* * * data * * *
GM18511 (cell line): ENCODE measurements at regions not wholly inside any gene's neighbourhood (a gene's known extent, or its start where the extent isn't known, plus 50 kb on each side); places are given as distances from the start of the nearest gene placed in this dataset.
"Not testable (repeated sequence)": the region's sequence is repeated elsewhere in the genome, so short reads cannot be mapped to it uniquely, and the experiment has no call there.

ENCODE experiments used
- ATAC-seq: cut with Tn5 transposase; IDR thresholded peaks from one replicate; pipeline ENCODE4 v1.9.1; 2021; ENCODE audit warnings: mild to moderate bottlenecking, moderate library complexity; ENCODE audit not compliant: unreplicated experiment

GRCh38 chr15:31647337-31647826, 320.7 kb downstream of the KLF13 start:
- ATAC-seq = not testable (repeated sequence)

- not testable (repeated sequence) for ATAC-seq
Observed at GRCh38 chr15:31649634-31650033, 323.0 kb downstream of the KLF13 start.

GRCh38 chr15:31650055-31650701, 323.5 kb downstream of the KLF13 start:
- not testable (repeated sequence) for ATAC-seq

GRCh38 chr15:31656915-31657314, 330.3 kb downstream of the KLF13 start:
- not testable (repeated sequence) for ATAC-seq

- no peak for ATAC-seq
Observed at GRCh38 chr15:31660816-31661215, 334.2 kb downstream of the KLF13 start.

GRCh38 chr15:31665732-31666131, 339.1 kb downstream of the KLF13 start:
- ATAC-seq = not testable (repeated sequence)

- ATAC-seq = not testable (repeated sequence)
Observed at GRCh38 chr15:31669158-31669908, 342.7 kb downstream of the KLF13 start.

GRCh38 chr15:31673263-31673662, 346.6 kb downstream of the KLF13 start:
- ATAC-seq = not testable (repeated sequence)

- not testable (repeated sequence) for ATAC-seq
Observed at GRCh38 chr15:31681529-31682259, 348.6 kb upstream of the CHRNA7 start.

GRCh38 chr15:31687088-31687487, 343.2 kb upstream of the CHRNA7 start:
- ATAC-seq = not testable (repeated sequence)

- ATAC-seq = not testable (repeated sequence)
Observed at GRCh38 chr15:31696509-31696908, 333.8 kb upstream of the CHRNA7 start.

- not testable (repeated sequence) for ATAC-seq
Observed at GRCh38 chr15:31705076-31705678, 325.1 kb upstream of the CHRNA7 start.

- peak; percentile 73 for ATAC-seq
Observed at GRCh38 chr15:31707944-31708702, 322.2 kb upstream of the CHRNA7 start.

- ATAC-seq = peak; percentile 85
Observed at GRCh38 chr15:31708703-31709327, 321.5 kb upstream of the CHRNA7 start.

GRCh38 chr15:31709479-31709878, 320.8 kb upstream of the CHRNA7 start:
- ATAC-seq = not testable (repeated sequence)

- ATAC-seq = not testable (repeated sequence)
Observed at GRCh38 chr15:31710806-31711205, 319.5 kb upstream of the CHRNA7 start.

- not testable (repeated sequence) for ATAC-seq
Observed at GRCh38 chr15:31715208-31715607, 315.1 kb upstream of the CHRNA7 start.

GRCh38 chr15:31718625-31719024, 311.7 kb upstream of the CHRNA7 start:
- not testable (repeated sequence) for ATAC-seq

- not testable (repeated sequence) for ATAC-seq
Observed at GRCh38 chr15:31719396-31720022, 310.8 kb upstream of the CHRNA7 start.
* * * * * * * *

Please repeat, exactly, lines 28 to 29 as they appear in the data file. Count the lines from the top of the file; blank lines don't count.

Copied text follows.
Observed at GRCh38 chr15:31705076-31705678, 325.1 kb upstream of the CHRNA7 start.

- peak; percentile 73 for ATAC-seq